Data quality is also improved via more precise placement of the sensor. With regard to a thermocouple, one developed from fine gage wire can usually be put closer to the heat source or desired location.

Shrinking the size of the measurement sensor (in this case, a thermocouple) means more can be employed in a given area. As a result, this increases the spatial density of data attained, enabling more precise tracking of effects such as heat flow.

In many situations, particularly when extremely small quantities are being measured or precise measurements are carried out, the influence of the sensor on the phenomenon becomes an issue. An accelerometer adds mass to a system of movement, possibly changing the results, and the same can be done by a thermocouple by conducting heat away from the measurement location. The same applies when temperature of a moving fluid is being measured; a bigger thermocouple produces a bigger disturbance in the flow. All these examples illustrate the benefits of minimizing the size and mass of sensors.

Thinking Small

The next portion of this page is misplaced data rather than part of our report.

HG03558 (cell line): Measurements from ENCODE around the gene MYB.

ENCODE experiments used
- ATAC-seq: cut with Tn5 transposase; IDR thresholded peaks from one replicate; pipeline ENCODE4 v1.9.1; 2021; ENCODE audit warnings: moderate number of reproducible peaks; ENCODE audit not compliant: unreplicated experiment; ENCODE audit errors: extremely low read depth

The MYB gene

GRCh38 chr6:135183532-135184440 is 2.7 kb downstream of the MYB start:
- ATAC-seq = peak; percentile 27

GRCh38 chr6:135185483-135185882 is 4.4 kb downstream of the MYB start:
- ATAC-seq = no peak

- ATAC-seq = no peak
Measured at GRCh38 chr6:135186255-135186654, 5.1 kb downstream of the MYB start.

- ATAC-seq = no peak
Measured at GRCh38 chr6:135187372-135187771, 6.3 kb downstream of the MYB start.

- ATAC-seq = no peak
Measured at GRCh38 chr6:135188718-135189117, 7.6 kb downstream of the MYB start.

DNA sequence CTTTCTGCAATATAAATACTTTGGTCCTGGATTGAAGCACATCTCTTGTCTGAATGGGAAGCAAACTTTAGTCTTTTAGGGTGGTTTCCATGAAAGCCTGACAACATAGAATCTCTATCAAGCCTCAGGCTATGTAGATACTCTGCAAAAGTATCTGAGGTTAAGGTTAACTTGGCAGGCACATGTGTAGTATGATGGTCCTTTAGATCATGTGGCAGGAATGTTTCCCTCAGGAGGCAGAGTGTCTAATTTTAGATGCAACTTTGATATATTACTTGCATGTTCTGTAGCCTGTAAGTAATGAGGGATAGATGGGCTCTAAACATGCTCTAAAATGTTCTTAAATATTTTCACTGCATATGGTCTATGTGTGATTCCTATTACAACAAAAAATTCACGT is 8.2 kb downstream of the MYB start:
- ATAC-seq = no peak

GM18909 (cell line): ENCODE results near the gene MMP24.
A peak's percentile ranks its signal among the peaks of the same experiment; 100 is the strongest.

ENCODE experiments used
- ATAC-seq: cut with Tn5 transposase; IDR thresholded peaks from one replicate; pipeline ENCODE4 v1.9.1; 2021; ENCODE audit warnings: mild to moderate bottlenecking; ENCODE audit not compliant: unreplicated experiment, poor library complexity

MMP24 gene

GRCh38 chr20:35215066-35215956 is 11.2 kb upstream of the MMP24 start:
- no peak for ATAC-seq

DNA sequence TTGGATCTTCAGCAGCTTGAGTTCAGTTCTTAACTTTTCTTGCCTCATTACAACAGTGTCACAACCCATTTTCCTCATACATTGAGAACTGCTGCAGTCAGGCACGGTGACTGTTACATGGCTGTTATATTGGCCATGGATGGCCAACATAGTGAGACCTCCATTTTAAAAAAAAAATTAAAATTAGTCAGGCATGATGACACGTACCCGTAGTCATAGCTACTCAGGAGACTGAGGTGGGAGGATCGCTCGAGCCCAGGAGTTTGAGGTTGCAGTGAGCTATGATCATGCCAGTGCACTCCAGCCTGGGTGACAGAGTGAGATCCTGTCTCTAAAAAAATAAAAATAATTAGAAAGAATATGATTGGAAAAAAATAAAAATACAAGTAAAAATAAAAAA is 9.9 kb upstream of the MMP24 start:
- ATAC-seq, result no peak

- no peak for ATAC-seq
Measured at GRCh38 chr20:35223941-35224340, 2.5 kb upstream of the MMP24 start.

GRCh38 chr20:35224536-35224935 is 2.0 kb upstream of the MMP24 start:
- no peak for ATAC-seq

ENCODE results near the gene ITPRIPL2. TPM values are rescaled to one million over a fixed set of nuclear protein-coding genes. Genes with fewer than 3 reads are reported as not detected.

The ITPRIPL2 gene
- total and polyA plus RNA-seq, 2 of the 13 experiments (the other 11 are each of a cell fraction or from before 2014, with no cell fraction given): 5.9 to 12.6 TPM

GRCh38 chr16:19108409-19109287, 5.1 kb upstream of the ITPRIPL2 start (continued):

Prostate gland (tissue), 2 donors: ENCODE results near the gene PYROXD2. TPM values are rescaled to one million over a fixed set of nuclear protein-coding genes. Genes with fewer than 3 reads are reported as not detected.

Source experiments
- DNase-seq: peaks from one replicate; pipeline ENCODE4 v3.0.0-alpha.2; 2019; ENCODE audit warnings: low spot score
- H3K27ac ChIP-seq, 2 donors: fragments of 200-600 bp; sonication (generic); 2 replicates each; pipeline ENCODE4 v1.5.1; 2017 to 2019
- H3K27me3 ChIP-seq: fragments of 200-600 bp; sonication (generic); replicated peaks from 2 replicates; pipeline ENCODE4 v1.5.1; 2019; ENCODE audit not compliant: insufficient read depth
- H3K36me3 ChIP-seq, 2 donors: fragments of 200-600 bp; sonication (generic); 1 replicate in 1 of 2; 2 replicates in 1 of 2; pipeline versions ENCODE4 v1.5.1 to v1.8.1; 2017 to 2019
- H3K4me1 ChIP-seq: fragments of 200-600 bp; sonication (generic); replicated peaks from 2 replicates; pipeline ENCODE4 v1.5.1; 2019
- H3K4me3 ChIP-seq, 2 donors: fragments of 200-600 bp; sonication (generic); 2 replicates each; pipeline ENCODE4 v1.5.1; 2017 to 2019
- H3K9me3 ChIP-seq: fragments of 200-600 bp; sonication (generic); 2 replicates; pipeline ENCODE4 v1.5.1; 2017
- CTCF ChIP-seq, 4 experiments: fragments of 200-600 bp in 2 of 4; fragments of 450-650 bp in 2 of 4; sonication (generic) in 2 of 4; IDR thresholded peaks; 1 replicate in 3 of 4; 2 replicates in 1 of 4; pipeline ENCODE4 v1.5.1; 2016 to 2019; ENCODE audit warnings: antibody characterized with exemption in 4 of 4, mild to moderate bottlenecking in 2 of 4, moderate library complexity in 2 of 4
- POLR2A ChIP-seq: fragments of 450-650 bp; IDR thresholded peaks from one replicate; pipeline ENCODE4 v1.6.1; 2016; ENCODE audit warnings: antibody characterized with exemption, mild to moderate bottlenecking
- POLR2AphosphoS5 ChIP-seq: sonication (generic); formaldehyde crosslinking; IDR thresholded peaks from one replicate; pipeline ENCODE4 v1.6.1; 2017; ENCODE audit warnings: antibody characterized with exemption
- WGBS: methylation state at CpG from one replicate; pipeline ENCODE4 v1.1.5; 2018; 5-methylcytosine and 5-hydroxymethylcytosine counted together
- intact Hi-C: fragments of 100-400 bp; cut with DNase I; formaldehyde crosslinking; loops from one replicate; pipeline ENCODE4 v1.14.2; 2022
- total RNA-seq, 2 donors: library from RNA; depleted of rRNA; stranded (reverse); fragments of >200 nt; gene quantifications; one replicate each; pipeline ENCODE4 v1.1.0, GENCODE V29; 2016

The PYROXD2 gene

Laboratory setting

Laboratory setting

Nanotechnology is considered to be an extremely active research field, and one with particular implications for sensor technology. Nano-materials, both fluids and solids, are enabling the development of new products, including compact sensors capable of being incorporated into a wide range of devices. However, this also drives a need for the ability to sense at the nano-scale, as when measuring changes in temperature.

Fine gage bare wire thermocouples are compact measurement devices that offer the potential to enhance both the quality and density of data harvested. Shrinking the thermocouple reduces the impact on the phenomenon being studied, provides faster response and allows more such devices to be integrated in a given area. Continued growth in nanoscale measurement applications is guaranteed since nanotechnology work is being supported by Federal funds.

This information has been sourced, reviewed and adapted from materials provided by OMEGA Engineering Ltd.

For more information on this source, please visit OMEGA Engineering Ltd.